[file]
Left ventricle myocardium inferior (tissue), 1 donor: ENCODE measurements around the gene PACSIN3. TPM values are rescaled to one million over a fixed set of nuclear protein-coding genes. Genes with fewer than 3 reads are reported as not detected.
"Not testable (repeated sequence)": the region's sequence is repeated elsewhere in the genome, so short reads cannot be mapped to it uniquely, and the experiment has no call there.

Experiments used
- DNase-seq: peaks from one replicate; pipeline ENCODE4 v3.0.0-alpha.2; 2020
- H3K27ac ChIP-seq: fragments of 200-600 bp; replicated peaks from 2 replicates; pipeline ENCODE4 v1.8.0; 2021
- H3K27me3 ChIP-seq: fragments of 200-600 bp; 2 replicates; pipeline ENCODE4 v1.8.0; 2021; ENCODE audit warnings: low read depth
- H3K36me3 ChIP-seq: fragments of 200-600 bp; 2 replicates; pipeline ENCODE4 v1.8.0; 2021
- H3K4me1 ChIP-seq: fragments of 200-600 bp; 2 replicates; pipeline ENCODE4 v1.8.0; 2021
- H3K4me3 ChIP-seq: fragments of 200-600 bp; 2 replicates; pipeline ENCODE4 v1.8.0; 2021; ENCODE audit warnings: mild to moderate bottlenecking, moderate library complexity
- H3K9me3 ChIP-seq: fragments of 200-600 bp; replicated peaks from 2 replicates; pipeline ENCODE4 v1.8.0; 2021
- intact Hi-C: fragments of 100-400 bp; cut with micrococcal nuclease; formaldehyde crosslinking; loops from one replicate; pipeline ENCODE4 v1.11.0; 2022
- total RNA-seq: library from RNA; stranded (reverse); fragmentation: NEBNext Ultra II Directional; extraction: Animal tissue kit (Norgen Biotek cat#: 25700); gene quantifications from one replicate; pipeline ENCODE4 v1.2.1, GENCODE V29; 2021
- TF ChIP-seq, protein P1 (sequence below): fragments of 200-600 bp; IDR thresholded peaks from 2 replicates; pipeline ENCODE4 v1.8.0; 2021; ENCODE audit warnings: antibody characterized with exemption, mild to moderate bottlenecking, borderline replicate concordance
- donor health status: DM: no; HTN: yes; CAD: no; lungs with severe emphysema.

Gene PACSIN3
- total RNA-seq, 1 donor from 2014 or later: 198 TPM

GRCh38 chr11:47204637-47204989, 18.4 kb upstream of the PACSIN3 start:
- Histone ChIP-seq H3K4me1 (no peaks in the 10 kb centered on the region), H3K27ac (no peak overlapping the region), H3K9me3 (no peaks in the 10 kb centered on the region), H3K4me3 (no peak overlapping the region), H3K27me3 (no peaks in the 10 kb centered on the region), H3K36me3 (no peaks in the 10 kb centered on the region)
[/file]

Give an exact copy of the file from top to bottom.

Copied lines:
Left ventricle myocardium inferior (tissue), 1 donor: ENCODE measurements around the gene PACSIN3. TPM values are rescaled to one million over a fixed set of nuclear protein-coding genes. Genes with fewer than 3 reads are reported as not detected.
"Not testable (repeated sequence)": the region's sequence is repeated elsewhere in the genome, so short reads cannot be mapped to it uniquely, and the experiment has no call there.

Experiments used
- DNase-seq: peaks from one replicate; pipeline ENCODE4 v3.0.0-alpha.2; 2020
- H3K27ac ChIP-seq: fragments of 200-600 bp; replicated peaks from 2 replicates; pipeline ENCODE4 v1.8.0; 2021
- H3K27me3 ChIP-seq: fragments of 200-600 bp; 2 replicates; pipeline ENCODE4 v1.8.0; 2021; ENCODE audit warnings: low read depth
- H3K36me3 ChIP-seq: fragments of 200-600 bp; 2 replicates; pipeline ENCODE4 v1.8.0; 2021
- H3K4me1 ChIP-seq: fragments of 200-600 bp; 2 replicates; pipeline ENCODE4 v1.8.0; 2021
- H3K4me3 ChIP-seq: fragments of 200-600 bp; 2 replicates; pipeline ENCODE4 v1.8.0; 2021; ENCODE audit warnings: mild to moderate bottlenecking, moderate library complexity
- H3K9me3 ChIP-seq: fragments of 200-600 bp; replicated peaks from 2 replicates; pipeline ENCODE4 v1.8.0; 2021
- intact Hi-C: fragments of 100-400 bp; cut with micrococcal nuclease; formaldehyde crosslinking; loops from one replicate; pipeline ENCODE4 v1.11.0; 2022
- total RNA-seq: library from RNA; stranded (reverse); fragmentation: NEBNext Ultra II Directional; extraction: Animal tissue kit (Norgen Biotek cat#: 25700); gene quantifications from one replicate; pipeline ENCODE4 v1.2.1, GENCODE V29; 2021
- TF ChIP-seq, protein P1 (sequence below): fragments of 200-600 bp; IDR thresholded peaks from 2 replicates; pipeline ENCODE4 v1.8.0; 2021; ENCODE audit warnings: antibody characterized with exemption, mild to moderate bottlenecking, borderline replicate concordance
- donor health status: DM: no; HTN: yes; CAD: no; lungs with severe emphysema.

Gene PACSIN3
- total RNA-seq, 1 donor from 2014 or later: 198 TPM

GRCh38 chr11:47204637-47204989, 18.4 kb upstream of the PACSIN3 start:
- Histone ChIP-seq H3K4me1 (no peaks in the 10 kb centered on the region), H3K27ac (no peak overlapping the region), H3K9me3 (no peaks in the 10 kb centered on the region), H3K4me3 (no peak overlapping the region), H3K27me3 (no peaks in the 10 kb centered on the region), H3K36me3 (no peaks in the 10 kb centered on the region)